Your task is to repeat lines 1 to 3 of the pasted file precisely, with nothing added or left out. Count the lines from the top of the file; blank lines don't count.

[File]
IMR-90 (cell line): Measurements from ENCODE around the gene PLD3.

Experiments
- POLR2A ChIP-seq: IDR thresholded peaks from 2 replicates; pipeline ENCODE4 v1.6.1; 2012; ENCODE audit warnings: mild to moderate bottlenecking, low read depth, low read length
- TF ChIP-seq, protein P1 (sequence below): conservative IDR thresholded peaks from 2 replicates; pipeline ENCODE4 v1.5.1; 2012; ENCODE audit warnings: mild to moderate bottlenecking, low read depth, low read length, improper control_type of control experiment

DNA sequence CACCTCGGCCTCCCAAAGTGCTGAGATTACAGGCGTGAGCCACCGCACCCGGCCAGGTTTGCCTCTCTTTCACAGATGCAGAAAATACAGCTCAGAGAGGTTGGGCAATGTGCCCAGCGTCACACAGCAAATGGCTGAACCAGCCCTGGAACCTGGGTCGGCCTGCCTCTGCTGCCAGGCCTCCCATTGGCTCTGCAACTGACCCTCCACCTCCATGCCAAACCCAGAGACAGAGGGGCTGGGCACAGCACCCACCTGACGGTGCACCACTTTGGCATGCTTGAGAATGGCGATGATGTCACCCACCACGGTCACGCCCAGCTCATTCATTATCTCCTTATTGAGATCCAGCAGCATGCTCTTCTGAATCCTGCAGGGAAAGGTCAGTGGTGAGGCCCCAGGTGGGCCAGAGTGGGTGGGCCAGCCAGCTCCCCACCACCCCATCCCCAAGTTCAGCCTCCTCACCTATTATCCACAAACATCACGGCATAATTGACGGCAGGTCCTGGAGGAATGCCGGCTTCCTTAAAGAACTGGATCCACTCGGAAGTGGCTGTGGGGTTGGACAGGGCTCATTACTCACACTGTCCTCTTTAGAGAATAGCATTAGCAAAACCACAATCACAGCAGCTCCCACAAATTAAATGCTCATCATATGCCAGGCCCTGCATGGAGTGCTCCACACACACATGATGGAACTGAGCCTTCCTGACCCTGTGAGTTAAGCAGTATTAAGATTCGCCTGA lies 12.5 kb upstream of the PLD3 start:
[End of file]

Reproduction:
IMR-90 (cell line): Measurements from ENCODE around the gene PLD3.

Experiments
- POLR2A ChIP-seq: IDR thresholded peaks from 2 replicates; pipeline ENCODE4 v1.6.1; 2012; ENCODE audit warnings: mild to moderate bottlenecking, low read depth, low read length